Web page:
In the waning days of the Trump administration, and with China having failed to meet its purchase commitments under the trade deal, the White House has little left to lose in imposing the blanket WRO. The New York Times reported earlier this week that the administration has been rushing to introduce a slew of business measures in its final days, including prohibitions against Chinese apps and products.

The U.S. ban comes amid growing momentum in the West to restrict goods produced in Xinjiang over the ongoing use of forced labor and genocide there. This week, U.K. Foreign Secretary Dominic Raab announced new measures to scrutinize imports from Xinjiang, including fines if companies fail to show due diligence in their supply chains. The Guardian’s Patrick Wintour reported on the new measures, noting that a total ban on cotton was ruled out:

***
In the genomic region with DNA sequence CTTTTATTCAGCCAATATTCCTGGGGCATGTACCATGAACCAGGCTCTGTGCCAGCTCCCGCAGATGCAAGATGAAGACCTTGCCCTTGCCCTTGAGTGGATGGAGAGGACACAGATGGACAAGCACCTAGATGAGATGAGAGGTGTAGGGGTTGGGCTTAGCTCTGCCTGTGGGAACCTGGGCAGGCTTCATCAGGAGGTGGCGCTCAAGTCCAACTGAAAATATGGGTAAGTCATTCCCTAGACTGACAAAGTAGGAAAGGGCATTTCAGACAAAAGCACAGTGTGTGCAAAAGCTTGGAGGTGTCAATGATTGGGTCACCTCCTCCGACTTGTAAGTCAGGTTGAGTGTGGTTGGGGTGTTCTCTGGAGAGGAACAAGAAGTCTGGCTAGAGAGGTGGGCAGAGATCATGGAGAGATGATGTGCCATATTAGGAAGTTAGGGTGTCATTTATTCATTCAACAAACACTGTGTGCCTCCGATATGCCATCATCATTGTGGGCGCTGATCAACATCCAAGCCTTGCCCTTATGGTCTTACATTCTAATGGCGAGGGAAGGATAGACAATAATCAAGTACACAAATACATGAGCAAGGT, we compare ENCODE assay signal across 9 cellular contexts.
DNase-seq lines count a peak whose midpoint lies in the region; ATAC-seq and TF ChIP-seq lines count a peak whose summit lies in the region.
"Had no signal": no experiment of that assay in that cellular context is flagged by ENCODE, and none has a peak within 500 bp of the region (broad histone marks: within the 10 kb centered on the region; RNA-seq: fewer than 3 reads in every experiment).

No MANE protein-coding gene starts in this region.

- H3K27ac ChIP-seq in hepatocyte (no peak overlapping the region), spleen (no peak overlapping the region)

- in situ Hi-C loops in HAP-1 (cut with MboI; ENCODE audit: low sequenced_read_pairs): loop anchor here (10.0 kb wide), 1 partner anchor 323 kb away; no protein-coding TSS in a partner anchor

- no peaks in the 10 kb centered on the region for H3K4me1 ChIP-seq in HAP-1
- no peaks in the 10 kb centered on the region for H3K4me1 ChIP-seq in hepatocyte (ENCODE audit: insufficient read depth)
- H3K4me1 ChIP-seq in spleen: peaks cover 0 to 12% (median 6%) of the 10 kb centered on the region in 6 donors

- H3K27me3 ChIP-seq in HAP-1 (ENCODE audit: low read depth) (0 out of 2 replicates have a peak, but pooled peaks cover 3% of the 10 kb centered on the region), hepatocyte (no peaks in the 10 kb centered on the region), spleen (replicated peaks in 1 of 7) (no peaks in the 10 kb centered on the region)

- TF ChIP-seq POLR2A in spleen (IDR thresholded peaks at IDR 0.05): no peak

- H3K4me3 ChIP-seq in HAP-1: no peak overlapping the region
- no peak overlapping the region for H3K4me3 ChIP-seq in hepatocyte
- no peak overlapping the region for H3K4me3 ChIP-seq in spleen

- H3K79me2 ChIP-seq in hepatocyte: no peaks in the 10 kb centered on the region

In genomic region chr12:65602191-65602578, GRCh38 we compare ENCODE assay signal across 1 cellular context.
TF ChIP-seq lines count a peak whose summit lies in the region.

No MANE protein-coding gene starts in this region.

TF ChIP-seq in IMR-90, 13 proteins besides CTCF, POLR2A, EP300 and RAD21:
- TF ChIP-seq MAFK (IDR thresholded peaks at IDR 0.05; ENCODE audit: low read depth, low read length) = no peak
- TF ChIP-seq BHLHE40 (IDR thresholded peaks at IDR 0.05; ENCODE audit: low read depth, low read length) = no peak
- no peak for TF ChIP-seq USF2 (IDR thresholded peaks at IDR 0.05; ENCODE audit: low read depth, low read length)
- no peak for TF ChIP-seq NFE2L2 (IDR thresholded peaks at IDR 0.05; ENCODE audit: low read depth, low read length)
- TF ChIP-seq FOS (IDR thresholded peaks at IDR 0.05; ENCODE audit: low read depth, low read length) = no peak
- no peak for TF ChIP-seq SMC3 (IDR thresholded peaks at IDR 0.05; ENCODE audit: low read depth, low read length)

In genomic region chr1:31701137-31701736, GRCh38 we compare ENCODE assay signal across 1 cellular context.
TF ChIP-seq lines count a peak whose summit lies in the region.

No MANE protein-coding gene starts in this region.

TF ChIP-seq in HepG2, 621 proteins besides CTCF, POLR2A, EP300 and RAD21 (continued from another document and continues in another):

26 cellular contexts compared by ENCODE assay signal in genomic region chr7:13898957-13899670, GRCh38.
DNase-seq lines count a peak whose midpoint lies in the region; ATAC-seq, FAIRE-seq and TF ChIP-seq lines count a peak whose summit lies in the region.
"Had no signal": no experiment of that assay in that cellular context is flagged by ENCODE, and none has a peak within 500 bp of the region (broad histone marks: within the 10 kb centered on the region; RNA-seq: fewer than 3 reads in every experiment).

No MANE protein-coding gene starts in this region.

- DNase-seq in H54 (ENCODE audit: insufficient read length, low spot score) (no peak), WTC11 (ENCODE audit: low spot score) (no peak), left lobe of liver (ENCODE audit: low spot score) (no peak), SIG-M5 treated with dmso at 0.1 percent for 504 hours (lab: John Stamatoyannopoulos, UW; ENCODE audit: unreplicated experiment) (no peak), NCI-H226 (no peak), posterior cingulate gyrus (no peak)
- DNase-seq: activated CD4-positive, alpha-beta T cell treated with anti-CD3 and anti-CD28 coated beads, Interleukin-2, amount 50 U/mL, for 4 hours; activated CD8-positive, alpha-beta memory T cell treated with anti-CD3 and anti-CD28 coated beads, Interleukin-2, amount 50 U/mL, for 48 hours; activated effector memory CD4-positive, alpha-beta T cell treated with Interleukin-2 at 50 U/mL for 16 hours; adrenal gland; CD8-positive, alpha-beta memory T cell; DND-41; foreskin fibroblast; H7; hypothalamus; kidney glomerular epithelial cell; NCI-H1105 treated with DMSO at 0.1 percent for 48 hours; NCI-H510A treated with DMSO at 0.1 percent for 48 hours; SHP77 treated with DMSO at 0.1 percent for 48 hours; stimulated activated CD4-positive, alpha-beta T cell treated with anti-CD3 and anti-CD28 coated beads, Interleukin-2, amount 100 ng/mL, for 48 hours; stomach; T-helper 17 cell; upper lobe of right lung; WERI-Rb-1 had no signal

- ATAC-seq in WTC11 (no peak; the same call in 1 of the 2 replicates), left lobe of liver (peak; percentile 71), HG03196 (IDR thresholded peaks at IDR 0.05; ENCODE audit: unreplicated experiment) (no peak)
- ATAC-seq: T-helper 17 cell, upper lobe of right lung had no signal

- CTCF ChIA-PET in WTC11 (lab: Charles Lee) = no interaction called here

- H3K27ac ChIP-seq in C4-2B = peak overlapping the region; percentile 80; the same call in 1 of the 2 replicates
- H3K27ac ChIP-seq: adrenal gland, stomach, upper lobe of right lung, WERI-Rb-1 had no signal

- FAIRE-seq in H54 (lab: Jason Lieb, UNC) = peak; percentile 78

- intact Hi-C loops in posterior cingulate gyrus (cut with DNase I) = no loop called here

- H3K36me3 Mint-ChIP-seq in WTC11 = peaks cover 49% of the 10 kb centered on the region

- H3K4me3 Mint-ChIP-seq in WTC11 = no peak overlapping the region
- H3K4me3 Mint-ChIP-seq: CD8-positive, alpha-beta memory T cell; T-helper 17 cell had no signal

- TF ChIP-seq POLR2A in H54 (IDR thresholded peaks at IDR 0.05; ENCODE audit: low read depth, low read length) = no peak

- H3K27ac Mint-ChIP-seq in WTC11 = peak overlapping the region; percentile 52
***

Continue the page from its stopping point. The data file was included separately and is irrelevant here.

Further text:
The measures due to be announced by Raab and the trade secretary, Liz Truss, in the Commons on Wednesday come as a Conservative party human rights commission (CPHRC) backed by former Tory foreign secretaries prepare to demand the government do more to challenge China.

The Foreign Office does not regard its supply chain measures as representing a definitive new government stance on British-Chinese relations, and will steer clear of proposing sanctions against officials involved in the suppression of democracy in Hong Kong.

The CPHRC will claim forced labour is rife in Xinjiang province, which supplies nearly a quarter of the world’s cotton. The Chinese government has long denied the claims, insisting that camps for workers are “vocational training schools” and factories are part of a huge, and voluntary, poverty alleviation scheme. [Source]